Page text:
- having a strong feeling of opposition, antipathy, repugnance, etc.; opposed: He is not averse to having a drink now and then.
Origin of averse
Synonyms for averseSee more synonyms for on Thesaurus.com
Antonyms for averse
Related Words for aversehostile, hesitant, antagonistic, loath, unwilling, reluctant, allergic, afraid, antipathetic, contrary, disinclined, indisposed, inimical, nasty, perverse, unfavorable, unfriendly, ill-disposed
Examples from the Web for averse
Contemporary Examples of averse
He is single, but not averse to being partnered, “as long as she can put up with my schedule and I can put up with hers.”Norm Lewis, Broadway’s First Black ‘Phantom,’ on Racism, Heroes, and Dream Roles
March 21, 2014
The fact is, though, country music has always been averse to controversy.Vince Gill Confronts Fringe Groups and Gives Country Some Cred
September 11, 2013
She is the president of an autism organization, which is also averse to vaccination, called Generation Rescue.Why Jenny McCarthy Is Worse Than Elisabeth Hasselbeck
July 10, 2013
In Iraq, there is a real concern over the emergence of Alnusra Front and Salafists who are most averse to Shiites in the region.The Future Uncertain: An Iraqi on His Country
John Kael Weston
April 25, 2013
Among the people who seemed not averse to being interviewed was Msgr. Bob Weiss of St Rose of Lima Church.Curse the Media in Newtown for Doing Too Little, Too Late on Guns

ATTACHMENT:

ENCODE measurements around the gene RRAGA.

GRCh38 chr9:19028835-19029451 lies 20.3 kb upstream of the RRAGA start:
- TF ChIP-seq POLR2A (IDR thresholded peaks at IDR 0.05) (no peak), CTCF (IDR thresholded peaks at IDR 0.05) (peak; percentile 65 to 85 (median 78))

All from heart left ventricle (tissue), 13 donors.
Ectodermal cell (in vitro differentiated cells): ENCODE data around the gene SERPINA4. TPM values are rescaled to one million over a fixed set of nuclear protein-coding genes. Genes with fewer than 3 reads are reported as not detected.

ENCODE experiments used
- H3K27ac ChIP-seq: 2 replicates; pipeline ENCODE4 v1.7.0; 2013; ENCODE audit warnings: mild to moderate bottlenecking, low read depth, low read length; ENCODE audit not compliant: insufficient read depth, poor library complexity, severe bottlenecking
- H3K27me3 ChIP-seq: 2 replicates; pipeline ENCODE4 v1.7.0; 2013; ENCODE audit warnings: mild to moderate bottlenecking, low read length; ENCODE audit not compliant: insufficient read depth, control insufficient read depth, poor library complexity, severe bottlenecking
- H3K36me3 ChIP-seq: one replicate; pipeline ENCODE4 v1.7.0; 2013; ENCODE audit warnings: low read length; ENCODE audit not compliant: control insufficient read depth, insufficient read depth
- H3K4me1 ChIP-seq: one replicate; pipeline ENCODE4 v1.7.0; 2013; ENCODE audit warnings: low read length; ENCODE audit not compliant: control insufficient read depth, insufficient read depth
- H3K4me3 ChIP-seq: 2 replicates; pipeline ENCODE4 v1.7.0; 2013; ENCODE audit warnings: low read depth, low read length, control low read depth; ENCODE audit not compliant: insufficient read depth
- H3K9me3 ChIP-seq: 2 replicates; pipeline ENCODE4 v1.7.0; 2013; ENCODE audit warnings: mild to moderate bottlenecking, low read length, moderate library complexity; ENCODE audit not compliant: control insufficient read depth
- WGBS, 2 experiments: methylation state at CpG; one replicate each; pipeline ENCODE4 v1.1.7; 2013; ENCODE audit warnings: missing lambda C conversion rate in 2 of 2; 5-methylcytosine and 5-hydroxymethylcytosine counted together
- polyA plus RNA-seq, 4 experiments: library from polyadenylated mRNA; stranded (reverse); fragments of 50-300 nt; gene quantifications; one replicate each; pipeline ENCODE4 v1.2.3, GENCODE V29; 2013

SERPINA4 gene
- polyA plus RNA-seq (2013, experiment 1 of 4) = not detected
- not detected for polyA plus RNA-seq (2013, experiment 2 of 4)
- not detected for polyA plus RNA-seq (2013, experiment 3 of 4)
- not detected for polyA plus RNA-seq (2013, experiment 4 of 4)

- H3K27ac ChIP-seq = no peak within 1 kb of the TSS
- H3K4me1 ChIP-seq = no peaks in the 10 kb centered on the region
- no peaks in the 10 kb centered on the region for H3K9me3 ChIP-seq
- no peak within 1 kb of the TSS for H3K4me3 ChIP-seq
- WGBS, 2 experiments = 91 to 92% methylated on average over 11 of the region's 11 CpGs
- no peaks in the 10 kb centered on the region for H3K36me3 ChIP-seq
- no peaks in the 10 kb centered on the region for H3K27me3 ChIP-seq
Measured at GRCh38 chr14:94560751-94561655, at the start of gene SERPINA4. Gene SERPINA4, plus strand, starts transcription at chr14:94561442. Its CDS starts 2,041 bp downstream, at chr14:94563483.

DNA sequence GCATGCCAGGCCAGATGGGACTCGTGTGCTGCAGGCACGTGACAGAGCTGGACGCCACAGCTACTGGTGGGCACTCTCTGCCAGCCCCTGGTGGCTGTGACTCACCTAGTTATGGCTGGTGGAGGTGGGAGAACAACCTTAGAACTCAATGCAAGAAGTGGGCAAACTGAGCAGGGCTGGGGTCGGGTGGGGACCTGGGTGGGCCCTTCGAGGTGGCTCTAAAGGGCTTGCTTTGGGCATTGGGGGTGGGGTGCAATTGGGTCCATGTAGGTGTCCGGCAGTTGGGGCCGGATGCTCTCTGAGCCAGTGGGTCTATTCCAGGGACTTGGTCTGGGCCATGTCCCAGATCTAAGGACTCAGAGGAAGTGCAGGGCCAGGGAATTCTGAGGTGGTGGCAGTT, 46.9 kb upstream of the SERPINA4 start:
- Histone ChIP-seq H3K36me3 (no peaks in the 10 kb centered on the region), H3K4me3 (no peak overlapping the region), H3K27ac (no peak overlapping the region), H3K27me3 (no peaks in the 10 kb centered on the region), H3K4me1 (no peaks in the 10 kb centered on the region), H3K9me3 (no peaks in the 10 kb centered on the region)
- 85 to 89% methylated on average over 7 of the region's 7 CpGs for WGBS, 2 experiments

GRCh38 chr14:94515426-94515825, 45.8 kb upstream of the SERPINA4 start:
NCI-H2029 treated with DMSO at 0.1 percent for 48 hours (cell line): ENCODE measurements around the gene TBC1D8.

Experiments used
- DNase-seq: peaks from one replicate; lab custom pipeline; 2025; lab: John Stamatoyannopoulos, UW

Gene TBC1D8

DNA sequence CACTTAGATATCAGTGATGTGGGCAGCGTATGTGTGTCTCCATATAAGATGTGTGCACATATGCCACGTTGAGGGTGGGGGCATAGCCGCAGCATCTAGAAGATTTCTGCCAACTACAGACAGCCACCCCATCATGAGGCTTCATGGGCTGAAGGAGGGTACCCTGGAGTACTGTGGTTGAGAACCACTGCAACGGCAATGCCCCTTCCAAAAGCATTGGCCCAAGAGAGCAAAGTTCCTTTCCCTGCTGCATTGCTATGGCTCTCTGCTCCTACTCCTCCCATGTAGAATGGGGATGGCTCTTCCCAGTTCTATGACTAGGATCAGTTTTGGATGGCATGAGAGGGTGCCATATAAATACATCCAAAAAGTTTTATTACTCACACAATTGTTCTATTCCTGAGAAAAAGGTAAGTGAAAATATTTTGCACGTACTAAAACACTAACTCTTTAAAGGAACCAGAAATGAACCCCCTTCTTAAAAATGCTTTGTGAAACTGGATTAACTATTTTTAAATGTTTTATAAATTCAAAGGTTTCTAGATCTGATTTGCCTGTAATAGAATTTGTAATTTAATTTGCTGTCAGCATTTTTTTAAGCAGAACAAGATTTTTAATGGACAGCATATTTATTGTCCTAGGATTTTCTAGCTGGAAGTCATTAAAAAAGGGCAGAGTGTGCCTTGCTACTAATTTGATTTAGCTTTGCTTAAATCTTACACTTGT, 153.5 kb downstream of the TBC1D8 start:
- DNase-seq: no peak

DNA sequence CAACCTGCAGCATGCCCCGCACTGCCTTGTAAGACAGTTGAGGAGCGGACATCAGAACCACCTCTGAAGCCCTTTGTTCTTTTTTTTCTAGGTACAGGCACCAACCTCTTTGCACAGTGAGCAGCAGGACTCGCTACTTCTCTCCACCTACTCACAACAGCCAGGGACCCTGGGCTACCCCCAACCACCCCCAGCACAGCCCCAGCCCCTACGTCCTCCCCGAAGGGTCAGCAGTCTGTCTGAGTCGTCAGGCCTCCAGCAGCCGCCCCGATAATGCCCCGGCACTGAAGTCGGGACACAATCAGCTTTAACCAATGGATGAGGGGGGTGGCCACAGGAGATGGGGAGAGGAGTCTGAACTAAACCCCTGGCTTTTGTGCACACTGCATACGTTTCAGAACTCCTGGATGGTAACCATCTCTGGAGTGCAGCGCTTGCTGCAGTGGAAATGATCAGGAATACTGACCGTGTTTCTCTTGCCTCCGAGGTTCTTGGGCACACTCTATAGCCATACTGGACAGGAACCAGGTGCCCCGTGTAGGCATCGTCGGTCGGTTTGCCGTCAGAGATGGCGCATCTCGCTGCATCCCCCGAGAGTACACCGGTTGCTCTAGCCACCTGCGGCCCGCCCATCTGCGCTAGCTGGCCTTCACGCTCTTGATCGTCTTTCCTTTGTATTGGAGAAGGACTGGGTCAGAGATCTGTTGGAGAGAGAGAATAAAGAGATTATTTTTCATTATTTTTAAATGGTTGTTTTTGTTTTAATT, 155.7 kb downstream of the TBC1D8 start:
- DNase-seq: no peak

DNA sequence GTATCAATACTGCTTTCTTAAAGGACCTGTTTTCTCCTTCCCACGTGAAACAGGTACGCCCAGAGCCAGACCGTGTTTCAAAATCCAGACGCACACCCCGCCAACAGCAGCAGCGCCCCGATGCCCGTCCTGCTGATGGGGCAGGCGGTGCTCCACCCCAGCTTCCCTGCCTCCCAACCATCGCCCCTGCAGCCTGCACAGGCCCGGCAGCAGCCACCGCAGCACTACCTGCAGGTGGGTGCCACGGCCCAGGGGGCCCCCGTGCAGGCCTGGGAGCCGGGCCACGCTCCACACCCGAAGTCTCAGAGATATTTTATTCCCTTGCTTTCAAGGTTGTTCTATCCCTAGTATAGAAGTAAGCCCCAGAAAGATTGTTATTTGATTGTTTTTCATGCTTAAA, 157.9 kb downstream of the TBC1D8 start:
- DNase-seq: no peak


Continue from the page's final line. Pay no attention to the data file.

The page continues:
December 20, 2012
Historical Examples of averse
They are, as a rule, averse to innovation, especially when it involves expenditure.The Roof of France
Well, I was averse from going myself, but Winnie was all for peace and forgiveness.The Stark Munro Letters
J. Stark Munro
Philip, not averse to such assistance, got his own face into shadow.
He was not averse to it any longer; he was simply indifferent to all in it except the humours.
Averse had she been to this wedding from the moment that it had been broached to her.Love-at-Arms
- (postpositive usually foll by to) opposed, disinclined, or loath
- (of leaves, flowers, etc) turned away from the main stemCompare adverse (def. 4)
Word Origin for averse
mid-15c., "turned away in mind or feeling," from Old French avers and directly from Latin aversus "turned away, turned back," past participle of avertere (see avert). Originally and usually in English in the mental sense, while avert is used in a physical sense.